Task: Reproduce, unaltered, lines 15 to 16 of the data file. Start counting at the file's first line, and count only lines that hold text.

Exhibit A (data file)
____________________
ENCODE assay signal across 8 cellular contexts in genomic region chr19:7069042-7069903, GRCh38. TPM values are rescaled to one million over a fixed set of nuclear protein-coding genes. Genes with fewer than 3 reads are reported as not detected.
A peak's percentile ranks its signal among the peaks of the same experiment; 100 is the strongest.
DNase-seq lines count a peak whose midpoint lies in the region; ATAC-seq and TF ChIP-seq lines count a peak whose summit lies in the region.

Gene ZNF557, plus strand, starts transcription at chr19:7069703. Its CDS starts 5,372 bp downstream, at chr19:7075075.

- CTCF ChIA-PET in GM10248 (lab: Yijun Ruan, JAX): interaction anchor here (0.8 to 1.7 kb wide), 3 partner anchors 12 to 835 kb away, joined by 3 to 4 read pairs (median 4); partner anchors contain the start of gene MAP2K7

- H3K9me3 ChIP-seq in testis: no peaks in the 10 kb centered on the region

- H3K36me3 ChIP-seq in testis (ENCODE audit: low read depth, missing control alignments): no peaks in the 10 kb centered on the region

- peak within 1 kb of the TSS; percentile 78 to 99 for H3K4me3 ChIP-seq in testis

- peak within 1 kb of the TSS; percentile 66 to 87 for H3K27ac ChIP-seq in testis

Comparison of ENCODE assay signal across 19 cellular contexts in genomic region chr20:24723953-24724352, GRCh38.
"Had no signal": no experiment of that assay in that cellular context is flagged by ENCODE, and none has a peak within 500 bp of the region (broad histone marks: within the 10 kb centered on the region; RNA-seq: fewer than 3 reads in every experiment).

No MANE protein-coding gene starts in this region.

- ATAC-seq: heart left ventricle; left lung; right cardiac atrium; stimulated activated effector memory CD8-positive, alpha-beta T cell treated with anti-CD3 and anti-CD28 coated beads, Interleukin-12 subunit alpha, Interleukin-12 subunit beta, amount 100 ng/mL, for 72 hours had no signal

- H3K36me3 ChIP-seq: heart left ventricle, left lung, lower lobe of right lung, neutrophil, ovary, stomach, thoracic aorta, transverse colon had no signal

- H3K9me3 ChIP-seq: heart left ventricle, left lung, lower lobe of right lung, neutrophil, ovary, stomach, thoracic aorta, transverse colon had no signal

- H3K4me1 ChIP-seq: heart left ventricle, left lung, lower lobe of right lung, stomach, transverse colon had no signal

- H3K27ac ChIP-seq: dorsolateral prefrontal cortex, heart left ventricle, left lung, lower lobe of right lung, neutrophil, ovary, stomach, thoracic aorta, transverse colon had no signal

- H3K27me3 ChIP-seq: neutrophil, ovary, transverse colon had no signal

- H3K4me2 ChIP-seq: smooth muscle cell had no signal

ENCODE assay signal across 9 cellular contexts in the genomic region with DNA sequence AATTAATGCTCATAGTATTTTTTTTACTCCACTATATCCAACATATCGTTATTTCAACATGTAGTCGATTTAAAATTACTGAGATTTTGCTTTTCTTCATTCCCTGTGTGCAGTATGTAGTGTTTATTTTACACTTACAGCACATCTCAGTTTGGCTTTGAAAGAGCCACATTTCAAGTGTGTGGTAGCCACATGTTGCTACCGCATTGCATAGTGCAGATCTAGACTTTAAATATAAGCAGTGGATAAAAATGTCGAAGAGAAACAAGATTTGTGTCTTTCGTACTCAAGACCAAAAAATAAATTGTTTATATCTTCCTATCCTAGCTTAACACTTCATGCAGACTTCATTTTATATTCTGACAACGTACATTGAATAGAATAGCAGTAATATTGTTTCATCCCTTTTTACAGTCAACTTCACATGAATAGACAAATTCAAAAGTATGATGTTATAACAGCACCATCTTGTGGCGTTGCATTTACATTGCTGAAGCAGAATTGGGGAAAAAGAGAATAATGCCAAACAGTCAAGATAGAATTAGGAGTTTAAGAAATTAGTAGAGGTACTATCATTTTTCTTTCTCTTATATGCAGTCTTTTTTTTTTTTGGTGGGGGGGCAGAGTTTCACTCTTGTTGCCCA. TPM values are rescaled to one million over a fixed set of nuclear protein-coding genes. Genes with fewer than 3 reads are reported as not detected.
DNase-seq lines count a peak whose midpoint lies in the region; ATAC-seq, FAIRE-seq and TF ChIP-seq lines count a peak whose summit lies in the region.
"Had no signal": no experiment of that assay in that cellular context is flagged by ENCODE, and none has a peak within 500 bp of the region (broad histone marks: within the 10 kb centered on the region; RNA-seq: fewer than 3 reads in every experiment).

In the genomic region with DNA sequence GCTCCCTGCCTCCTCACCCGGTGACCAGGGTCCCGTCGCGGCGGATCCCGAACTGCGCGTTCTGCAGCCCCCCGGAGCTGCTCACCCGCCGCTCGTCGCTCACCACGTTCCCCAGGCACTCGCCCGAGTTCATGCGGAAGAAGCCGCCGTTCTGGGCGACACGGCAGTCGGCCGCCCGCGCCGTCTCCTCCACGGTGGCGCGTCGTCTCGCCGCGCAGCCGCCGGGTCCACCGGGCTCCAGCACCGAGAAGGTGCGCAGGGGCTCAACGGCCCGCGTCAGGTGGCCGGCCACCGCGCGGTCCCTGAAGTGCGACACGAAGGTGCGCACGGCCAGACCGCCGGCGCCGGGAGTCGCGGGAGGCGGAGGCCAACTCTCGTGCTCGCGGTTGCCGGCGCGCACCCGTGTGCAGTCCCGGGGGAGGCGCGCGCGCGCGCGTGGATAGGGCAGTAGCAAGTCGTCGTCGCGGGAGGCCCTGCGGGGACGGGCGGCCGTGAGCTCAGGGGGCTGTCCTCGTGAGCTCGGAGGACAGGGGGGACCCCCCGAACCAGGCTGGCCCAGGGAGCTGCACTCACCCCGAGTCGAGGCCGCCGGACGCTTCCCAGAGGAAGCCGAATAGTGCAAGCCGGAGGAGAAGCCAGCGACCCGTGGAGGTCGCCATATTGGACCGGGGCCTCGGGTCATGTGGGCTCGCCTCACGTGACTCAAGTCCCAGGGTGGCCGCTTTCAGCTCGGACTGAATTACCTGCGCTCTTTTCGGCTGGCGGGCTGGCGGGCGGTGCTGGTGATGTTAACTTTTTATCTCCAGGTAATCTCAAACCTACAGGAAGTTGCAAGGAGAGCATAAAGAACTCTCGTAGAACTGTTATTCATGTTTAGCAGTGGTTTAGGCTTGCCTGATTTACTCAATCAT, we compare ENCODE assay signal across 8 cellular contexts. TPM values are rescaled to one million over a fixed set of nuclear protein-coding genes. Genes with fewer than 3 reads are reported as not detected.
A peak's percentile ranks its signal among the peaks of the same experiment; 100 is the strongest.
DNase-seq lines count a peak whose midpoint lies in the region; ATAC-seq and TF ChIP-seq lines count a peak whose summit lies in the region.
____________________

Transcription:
- H3K9me3 ChIP-seq: heart left ventricle, left lung, lower lobe of right lung, neutrophil, ovary, stomach, thoracic aorta, transverse colon had no signal

- H3K4me1 ChIP-seq: heart left ventricle, left lung, lower lobe of right lung, stomach, transverse colon had no signal